14. “Jane Eyre” by Charlotte Brontë: This classic novel follows the life of Jane Eyre, an orphan who becomes a governess and falls in love with her employer, Mr. Rochester, in a story of love, morality, and social class.
  15. “The War of the Worlds” by H.G. Wells: This science fiction novel tells the story of an alien invasion of Earth and has been adapted into various media, including radio broadcasts and films.
  16. “The Adventures of Tom Sawyer” by Mark Twain: This novel follows the mischievous adventures of Tom Sawyer in the fictional town of St. Petersburg, Missouri.
  17. “Wuthering Heights” by Emily Brontë: This novel is a dark and passionate tale of love and revenge on the Yorkshire moors, centered around the enigmatic Heathcliff and his love for Catherine Earnshaw.
  18. “The Hound of the Baskervilles” by Arthur Conan Doyle: Another Sherlock Holmes story, this novel involves a mysterious curse and a terrifying hound on the desolate moors of Devonshire.
  19. “The Time Machine” by H.G. Wells: In this science fiction novella, a Victorian scientist invents a machine that allows him to travel through time and explores the distant future.
  20. “The Wonderful Wizard of Oz” by L. Frank Baum: The first book in the Oz series, this story follows the adventures of Dorothy Gale in the magical land of Oz as she seeks to return home.

These stories offer a diverse range of genres and themes for those interested in exploring classic literature that is in the public domain.

Why Should Filmmakers Use Public Domain Ideas?


As I mentioned at the top, there are lots of reasons filmmakers should use public domain ideas in their work. Using public domain books for movies and TV is a smart idea because it provides cost savings, creative freedom, and access to timeless and culturally significant stories.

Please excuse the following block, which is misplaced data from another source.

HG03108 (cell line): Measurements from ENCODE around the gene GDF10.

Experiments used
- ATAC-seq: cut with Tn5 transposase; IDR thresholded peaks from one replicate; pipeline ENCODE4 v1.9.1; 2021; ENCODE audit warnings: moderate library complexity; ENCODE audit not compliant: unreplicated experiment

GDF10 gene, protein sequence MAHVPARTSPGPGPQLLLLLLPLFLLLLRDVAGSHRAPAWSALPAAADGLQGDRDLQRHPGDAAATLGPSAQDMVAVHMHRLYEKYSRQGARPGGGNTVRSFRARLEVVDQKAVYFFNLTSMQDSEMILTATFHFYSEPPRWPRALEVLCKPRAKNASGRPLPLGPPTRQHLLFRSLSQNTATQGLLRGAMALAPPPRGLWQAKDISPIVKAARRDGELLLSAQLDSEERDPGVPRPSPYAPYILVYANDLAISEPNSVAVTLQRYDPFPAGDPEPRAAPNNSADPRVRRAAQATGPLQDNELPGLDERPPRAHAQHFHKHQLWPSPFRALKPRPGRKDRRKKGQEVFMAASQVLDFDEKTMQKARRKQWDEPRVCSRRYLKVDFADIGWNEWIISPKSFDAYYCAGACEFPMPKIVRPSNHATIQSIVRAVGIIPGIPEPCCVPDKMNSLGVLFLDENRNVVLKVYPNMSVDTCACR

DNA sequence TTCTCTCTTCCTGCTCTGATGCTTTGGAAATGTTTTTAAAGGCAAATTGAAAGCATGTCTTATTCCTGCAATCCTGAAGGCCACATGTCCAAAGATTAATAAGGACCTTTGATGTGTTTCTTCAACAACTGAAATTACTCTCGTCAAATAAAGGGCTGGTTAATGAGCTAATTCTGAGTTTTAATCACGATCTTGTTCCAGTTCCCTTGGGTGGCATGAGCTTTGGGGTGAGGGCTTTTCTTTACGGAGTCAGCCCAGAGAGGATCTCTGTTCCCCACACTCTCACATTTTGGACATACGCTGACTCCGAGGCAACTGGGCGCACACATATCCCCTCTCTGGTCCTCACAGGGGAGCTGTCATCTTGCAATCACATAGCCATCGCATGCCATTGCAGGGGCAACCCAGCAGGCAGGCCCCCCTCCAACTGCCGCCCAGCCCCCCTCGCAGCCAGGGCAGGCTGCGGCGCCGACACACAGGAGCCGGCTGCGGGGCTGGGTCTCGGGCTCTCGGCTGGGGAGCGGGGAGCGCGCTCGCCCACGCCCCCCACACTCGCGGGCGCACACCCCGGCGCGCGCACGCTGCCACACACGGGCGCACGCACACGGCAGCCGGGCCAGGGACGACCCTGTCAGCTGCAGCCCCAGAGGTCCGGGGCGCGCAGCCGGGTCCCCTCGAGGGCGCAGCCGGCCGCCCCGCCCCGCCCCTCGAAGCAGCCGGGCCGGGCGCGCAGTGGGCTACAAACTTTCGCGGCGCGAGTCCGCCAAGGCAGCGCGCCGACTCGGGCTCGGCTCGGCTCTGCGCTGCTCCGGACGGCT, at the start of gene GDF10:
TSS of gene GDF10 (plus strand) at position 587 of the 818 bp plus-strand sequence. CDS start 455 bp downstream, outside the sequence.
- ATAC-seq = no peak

It allows filmmakers to tap into a vast pool of source material that can inspire fresh interpretations and engage both new and existing audiences.

  • They’re free to use. Public domain works are free. This can significantly reduce the cost of acquiring the rights to adapt a story, which is often one of the most expensive aspects of filmmaking.
  • You can reinterpret stories. Filmmakers have the creative freedom to adapt, modify, and reinterpret public domain works as they see fit. This flexibility allows for innovative storytelling and unique adaptations.
  • These are tried and true stories. Adapting public domain works can introduce classic literature to new generations of viewers who might not have otherwise encountered these stories.
  • The themes are timeless. Many public domain books explore universal themes and ideas that remain relevant today, making them adaptable to contemporary settings and issues.
  • The material is diverse. The public domain encompasses a wide range of genres, styles, and cultures, allowing filmmakers to explore diverse storytelling traditions and perspectives.

From the fantastical realms of Lewis Carroll and Jane Austen’s romantic sagas to the mysterious adventures of Arthur Conan Doyle and the thought-provoking works of classic authors, these narratives remain a wellspring of creativity for filmmakers.

The public domain offers a wealth of material waiting for you to adapt, reimagine, and bring to life on the silver screen.

Now, go get writing.